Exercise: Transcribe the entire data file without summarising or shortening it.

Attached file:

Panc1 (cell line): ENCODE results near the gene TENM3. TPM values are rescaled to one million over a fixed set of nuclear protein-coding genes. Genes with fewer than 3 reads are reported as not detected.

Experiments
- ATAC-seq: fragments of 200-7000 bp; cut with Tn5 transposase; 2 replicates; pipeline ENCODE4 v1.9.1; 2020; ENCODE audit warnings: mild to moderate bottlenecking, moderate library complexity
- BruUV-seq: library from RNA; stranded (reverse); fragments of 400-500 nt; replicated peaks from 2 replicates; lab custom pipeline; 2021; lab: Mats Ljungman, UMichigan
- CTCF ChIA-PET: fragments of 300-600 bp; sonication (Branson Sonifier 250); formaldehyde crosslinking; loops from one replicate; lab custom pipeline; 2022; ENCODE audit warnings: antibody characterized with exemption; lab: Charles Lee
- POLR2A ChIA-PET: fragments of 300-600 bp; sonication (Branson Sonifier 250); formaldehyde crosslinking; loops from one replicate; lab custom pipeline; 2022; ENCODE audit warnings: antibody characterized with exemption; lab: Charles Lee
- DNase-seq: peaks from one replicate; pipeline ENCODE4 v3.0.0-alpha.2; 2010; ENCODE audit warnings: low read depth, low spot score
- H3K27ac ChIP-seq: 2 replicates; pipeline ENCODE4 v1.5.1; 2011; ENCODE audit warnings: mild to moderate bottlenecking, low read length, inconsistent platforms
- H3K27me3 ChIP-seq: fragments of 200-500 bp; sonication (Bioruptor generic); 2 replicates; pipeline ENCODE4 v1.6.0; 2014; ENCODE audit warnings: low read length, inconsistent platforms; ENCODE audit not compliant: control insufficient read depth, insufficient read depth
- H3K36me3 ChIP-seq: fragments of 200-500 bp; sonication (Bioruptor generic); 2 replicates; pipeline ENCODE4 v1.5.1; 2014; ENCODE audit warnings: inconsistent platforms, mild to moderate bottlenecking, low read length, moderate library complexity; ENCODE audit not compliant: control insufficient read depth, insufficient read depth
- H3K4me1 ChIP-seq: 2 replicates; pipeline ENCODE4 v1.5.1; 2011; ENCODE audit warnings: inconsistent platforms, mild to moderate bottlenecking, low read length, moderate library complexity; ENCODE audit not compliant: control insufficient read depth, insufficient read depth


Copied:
Panc1 (cell line): ENCODE results near the gene TENM3. TPM values are rescaled to one million over a fixed set of nuclear protein-coding genes. Genes with fewer than 3 reads are reported as not detected.

Experiments
- ATAC-seq: fragments of 200-7000 bp; cut with Tn5 transposase; 2 replicates; pipeline ENCODE4 v1.9.1; 2020; ENCODE audit warnings: mild to moderate bottlenecking, moderate library complexity
- BruUV-seq: library from RNA; stranded (reverse); fragments of 400-500 nt; replicated peaks from 2 replicates; lab custom pipeline; 2021; lab: Mats Ljungman, UMichigan
- CTCF ChIA-PET: fragments of 300-600 bp; sonication (Branson Sonifier 250); formaldehyde crosslinking; loops from one replicate; lab custom pipeline; 2022; ENCODE audit warnings: antibody characterized with exemption; lab: Charles Lee
- POLR2A ChIA-PET: fragments of 300-600 bp; sonication (Branson Sonifier 250); formaldehyde crosslinking; loops from one replicate; lab custom pipeline; 2022; ENCODE audit warnings: antibody characterized with exemption; lab: Charles Lee
- DNase-seq: peaks from one replicate; pipeline ENCODE4 v3.0.0-alpha.2; 2010; ENCODE audit warnings: low read depth, low spot score
- H3K27ac ChIP-seq: 2 replicates; pipeline ENCODE4 v1.5.1; 2011; ENCODE audit warnings: mild to moderate bottlenecking, low read length, inconsistent platforms
- H3K27me3 ChIP-seq: fragments of 200-500 bp; sonication (Bioruptor generic); 2 replicates; pipeline ENCODE4 v1.6.0; 2014; ENCODE audit warnings: low read length, inconsistent platforms; ENCODE audit not compliant: control insufficient read depth, insufficient read depth
- H3K36me3 ChIP-seq: fragments of 200-500 bp; sonication (Bioruptor generic); 2 replicates; pipeline ENCODE4 v1.5.1; 2014; ENCODE audit warnings: inconsistent platforms, mild to moderate bottlenecking, low read length, moderate library complexity; ENCODE audit not compliant: control insufficient read depth, insufficient read depth
- H3K4me1 ChIP-seq: 2 replicates; pipeline ENCODE4 v1.5.1; 2011; ENCODE audit warnings: inconsistent platforms, mild to moderate bottlenecking, low read length, moderate library complexity; ENCODE audit not compliant: control insufficient read depth, insufficient read depth